After we did those a few times, we added in the skinny cross rail down center line. It was pretty easy for him and we didn't have to worry about pace before or after.
The whole school took a good while, mostly just repeating jumps while I insisted that we stay in a relaxed rhythm. "Be the professional," and "it's your bit so he can't take it" were the things M said that stuck with me. I think maybe the ride looked a little worse than it felt, because M was concerned that I might be worried. I assured her that I was not, and that it just felt like a jump school on a green horse. She agreed, and we were both pleased that there were no stops or run-outs at all (NO MORE RUN-OUTS EVER). Also, on his walk breaks between sets, he was calm and happy to walk around on a loose rein, which a lot of horses won't be when they're a little nervous.
Then the lesson was over and M told me to go for a walk around the fence line because he needs to practice being outside the ring as much as possible over the next month before his first baby horse trials in May (intro level, because we're badass and can only handle tripping hazards out in the open right now I think). So she went to open the gate, and he was wiggling and being really rude, and she sent me to walk back up the long side and halt three times on our way back down to the gate. That took time to sort out because he kept stepping backwards. I didn't touch him with my legs or hands, and if I said "woah" he'd stop. He's so weird. When we finally got him to stand still, I walked out through the gate and turned to start our walk around the outside of the ring. Something told me to loop a finger under the neck strap JUST as he started to take three big leaps forward. We exchanged words over that issue, but when we turned the corner towards the driveway, he was like "FUCK THIS NOISE" and really lost his marbles. Bucking, rearing, running sideways, trying to leap forward. So I got him to the point that I could jump off before I fell off (not that I felt close to falling off--the Antares really is magical).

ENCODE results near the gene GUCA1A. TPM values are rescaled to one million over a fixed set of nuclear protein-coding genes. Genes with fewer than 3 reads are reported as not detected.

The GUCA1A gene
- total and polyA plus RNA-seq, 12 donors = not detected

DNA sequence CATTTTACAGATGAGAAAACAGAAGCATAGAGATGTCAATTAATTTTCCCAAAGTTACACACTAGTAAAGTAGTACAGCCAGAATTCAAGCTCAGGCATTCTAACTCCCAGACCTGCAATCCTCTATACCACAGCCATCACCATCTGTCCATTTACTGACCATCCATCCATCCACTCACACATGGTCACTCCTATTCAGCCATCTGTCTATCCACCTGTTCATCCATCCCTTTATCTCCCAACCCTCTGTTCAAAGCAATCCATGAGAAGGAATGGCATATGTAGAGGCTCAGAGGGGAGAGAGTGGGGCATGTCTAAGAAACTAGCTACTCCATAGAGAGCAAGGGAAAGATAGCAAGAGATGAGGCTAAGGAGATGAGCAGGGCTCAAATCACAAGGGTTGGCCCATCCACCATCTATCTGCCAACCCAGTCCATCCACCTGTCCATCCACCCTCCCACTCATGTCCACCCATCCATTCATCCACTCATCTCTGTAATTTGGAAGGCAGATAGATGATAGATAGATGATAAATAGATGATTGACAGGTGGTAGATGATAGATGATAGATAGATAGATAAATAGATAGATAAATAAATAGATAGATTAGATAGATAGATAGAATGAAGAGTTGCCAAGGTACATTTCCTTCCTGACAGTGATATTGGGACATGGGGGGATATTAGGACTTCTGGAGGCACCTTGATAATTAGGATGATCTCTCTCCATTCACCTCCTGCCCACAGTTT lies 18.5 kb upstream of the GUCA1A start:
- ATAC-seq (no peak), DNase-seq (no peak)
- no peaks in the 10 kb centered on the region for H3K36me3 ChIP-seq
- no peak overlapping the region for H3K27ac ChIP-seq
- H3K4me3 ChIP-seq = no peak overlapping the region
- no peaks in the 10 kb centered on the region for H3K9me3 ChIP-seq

I led him back to the ring and got back on. We schooled walk/halt transitions for awhile, and by that time M was coming back up with the horse she was going to ride. She was like, "sooooo you're back in the ring?" and I told her about how his brain fell out and rolled down the hill into the woods like a marble. With her eyeballs on me (always makes me feel better to know someone can call 911 immediately), I headed out to try again. This time he was much much better, and I surprised M pleasantly by not just circling the outside of the ring, but going on our whole planned walk. She was like, "Go Jess!" And I was all, "HE IS GOING TO GO ON THIS HACK AND HE IS GOING TO ENJOY HIMSELF GODDAMMIT." But after another minute or so, I was patting his neck and talking to him and generally letting him know that we do not have to stress about being outside of the ring. It can be our happy place, too, and he'll learn to like it.
Saturday I didn't want to stress him out, so I just walked him around in the ring for about 15 minutes. I'm pretty sure he was asleep. I didn't think it would help to do anything he'd find challenging at all, because Sunday was Show Day and the only thing I needed to make the show work was a relaxed horse. To be continued.